Via Neil Gaiman's Facebook post, here's an interesting article from the New York Times about the "problem parent" in YA novels. When I was a kid, I didn't like the genre of "problem novel" very much -- I had plenty of my own problems which I found every day when I rolled out of bed, thank you very much, and I sure didn't want to waste good reading time on reading about other kids and their too-close-to-home problems. If you're going to do that sort of thing, at least be creative about it, which is exactly what Neil Gaiman does in Coraline.
You have to wonder how the distracted, failing parent became such a ubiquitous image in pop culture. In Neil Gaiman’s novel “Coraline,” from 2002, the lonely title character wanders into danger in a creepy new house because the parents are busy and preoccupied. “Go away,” the father says cheerfully the minute she appears. This theme was made more explicit in the 2009 movie version, in which both parents seem to be transfixed by their computers. “Hey Mom, where does this door go?” Coraline asks, and her mother replies without looking away from the monitor: “I’m really, really busy.” Near-fatal adventures ensue with terrifying “other parents” in the alternate world behind the door — who begin by offering Coraline delicious meals and toys, but actually want to turn her into a kind of soulless rag doll with button eyes — because the real parents are on deadline writing a gardening catalog.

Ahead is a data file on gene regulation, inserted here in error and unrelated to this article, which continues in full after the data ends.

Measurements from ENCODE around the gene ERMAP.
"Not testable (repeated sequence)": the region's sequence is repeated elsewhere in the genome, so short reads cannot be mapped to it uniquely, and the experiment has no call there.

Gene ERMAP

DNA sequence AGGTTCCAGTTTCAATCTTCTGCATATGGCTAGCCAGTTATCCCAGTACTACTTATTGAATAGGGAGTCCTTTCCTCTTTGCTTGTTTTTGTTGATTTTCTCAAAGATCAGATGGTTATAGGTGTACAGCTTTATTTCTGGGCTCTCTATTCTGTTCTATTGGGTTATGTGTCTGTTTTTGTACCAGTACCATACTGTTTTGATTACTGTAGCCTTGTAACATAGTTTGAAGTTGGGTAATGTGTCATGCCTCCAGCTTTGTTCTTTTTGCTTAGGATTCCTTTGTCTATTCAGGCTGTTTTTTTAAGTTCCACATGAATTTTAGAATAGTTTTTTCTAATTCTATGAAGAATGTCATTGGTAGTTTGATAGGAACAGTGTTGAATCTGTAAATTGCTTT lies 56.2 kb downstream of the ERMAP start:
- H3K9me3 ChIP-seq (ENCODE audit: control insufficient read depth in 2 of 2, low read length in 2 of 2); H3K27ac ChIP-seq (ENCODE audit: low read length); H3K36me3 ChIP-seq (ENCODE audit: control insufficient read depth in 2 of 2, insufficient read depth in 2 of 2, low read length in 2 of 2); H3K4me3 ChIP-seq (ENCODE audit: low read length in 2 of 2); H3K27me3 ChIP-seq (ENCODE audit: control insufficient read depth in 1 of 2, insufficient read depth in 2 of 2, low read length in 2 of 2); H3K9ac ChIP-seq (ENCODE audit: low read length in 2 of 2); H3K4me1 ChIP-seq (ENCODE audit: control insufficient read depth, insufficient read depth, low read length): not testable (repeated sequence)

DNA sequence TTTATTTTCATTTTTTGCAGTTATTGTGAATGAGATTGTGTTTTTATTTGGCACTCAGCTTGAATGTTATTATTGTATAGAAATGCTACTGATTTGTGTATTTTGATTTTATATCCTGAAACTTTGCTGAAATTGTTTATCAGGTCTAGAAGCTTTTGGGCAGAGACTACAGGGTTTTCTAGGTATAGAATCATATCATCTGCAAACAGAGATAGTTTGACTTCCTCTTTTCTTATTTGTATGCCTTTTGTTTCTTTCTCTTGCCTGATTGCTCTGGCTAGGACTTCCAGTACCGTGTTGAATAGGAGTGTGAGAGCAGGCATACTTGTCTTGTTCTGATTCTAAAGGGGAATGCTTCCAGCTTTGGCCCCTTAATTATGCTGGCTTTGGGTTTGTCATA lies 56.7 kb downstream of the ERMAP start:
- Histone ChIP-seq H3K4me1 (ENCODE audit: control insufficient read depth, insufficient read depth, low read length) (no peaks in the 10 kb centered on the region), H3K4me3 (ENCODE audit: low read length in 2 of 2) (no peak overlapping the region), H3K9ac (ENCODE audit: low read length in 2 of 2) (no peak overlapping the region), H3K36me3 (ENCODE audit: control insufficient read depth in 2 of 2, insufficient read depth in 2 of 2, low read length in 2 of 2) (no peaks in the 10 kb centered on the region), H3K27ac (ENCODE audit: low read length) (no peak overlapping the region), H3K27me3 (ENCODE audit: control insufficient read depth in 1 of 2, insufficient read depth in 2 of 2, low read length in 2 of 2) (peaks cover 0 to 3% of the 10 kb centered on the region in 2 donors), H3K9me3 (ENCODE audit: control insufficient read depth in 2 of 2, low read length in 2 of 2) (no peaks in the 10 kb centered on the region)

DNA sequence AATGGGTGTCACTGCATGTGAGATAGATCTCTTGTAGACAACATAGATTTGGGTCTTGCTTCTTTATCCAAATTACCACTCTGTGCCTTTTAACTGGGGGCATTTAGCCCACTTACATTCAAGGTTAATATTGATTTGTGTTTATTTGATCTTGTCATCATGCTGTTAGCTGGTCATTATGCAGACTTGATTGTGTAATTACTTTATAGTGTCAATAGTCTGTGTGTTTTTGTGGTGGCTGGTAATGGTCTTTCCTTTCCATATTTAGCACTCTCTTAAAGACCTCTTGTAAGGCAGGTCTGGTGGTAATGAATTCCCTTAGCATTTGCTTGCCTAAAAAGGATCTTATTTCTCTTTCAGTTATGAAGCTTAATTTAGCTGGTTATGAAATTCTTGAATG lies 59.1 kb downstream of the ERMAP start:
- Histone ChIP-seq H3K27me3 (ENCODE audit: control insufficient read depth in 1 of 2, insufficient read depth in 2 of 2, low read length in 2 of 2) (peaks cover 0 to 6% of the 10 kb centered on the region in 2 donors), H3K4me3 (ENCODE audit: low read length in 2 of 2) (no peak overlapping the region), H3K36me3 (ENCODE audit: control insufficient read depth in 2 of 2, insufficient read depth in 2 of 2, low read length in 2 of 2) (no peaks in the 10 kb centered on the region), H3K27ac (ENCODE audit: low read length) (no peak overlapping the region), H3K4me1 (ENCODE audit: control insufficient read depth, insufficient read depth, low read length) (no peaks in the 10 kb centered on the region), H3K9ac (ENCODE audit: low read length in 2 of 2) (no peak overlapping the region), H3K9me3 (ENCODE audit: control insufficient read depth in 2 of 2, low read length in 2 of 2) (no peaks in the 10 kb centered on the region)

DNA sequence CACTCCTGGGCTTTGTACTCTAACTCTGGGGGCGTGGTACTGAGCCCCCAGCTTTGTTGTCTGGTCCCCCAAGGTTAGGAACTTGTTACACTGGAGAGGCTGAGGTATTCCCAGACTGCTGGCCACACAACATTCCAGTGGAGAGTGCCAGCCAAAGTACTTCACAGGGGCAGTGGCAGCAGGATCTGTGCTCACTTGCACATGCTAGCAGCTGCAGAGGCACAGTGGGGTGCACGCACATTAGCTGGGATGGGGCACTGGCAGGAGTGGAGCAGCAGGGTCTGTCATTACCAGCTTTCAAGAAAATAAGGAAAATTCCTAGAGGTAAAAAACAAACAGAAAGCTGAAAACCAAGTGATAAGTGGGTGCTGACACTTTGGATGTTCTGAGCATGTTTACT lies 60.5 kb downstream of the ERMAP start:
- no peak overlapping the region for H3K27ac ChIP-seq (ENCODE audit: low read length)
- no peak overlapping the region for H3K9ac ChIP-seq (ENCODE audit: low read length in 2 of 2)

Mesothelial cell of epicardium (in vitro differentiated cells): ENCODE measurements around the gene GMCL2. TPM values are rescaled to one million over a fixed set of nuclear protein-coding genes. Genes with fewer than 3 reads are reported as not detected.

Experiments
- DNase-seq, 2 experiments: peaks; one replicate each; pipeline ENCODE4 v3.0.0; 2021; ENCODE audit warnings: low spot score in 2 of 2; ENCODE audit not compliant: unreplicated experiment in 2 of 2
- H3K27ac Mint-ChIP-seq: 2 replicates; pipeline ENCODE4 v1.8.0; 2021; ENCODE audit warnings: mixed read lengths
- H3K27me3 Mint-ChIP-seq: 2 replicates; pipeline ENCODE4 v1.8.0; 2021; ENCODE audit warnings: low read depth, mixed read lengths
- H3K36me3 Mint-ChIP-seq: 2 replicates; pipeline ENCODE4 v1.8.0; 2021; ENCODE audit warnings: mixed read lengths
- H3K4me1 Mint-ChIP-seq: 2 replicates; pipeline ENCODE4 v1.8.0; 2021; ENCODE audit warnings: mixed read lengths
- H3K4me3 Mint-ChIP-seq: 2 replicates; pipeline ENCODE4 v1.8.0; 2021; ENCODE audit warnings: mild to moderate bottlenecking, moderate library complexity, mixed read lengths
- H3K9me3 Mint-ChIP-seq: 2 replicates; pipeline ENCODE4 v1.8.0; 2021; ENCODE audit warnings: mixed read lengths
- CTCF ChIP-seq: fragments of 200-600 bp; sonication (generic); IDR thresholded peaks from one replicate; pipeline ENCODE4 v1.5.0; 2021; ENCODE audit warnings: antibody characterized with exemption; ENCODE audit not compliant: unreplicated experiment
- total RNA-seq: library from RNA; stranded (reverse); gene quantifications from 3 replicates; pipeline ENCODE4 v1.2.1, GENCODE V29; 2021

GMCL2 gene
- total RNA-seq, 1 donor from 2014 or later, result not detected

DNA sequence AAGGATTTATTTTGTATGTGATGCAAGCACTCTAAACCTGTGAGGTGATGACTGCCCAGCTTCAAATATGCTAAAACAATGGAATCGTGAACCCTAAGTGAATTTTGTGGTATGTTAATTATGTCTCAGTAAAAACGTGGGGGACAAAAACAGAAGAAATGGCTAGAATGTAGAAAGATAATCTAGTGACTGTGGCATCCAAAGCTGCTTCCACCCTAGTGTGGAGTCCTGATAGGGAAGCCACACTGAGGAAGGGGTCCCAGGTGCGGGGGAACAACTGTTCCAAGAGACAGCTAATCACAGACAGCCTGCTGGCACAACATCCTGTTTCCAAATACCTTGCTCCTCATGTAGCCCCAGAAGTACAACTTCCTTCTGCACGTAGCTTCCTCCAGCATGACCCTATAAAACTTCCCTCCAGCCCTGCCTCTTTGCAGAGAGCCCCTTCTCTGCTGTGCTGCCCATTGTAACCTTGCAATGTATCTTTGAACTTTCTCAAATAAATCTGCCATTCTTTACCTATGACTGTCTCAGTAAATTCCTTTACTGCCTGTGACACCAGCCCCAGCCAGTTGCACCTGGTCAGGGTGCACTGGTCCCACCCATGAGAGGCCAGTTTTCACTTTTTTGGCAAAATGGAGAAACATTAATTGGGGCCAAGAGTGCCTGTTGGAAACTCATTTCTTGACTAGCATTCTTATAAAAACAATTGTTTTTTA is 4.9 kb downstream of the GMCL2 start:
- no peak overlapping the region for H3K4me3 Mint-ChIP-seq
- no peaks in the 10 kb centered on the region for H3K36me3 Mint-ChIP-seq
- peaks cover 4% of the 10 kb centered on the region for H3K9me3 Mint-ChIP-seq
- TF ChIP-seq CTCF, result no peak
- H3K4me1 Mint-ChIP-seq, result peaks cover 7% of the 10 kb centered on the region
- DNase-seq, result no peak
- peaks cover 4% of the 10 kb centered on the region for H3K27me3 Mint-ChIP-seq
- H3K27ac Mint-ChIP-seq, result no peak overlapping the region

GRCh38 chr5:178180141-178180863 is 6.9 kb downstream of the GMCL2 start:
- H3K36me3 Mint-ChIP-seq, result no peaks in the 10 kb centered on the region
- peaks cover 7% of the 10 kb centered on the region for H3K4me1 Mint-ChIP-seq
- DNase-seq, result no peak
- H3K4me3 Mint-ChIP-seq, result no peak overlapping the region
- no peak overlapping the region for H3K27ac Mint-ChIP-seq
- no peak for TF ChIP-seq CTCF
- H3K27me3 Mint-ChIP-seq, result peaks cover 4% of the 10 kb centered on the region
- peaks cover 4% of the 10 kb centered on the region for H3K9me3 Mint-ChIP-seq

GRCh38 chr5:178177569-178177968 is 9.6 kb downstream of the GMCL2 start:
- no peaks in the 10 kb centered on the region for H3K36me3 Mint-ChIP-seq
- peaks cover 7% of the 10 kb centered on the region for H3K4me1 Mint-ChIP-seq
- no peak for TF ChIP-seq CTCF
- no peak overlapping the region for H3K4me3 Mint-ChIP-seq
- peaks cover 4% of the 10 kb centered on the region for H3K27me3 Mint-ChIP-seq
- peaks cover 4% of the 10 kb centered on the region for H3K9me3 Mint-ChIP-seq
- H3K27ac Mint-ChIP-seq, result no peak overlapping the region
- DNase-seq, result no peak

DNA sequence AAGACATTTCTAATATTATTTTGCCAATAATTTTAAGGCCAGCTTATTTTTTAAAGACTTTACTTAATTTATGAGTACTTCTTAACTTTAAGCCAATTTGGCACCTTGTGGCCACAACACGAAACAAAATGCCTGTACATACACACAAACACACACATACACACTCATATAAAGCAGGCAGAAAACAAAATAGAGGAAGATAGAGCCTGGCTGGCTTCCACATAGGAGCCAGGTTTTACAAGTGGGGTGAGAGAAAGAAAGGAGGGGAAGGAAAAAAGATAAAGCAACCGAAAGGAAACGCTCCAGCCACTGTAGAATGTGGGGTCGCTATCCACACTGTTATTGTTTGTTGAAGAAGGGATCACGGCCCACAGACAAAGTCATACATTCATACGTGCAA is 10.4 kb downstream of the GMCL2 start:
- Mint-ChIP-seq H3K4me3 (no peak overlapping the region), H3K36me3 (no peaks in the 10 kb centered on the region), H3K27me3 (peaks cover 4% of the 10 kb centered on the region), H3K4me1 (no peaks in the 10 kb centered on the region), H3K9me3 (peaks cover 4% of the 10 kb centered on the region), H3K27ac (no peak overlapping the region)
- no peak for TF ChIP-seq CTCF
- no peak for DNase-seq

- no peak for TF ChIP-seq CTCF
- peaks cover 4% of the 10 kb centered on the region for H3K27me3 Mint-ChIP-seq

The author of the article makes this sound like such a bad thing...
Not that I don't agree with the cynical outlook -- believe me, I haven't forgotten the way kids think about their parents, and quite often, it ain't good in the best of times. Getting the parent(s) out of the way so the kid can begin to live and/or have an adventure is a problem all writers face (if this is the sort of writing you do). Anyway, an good article if you're interested in YA books, or if, like me, you want to portray kids and their lives accurately.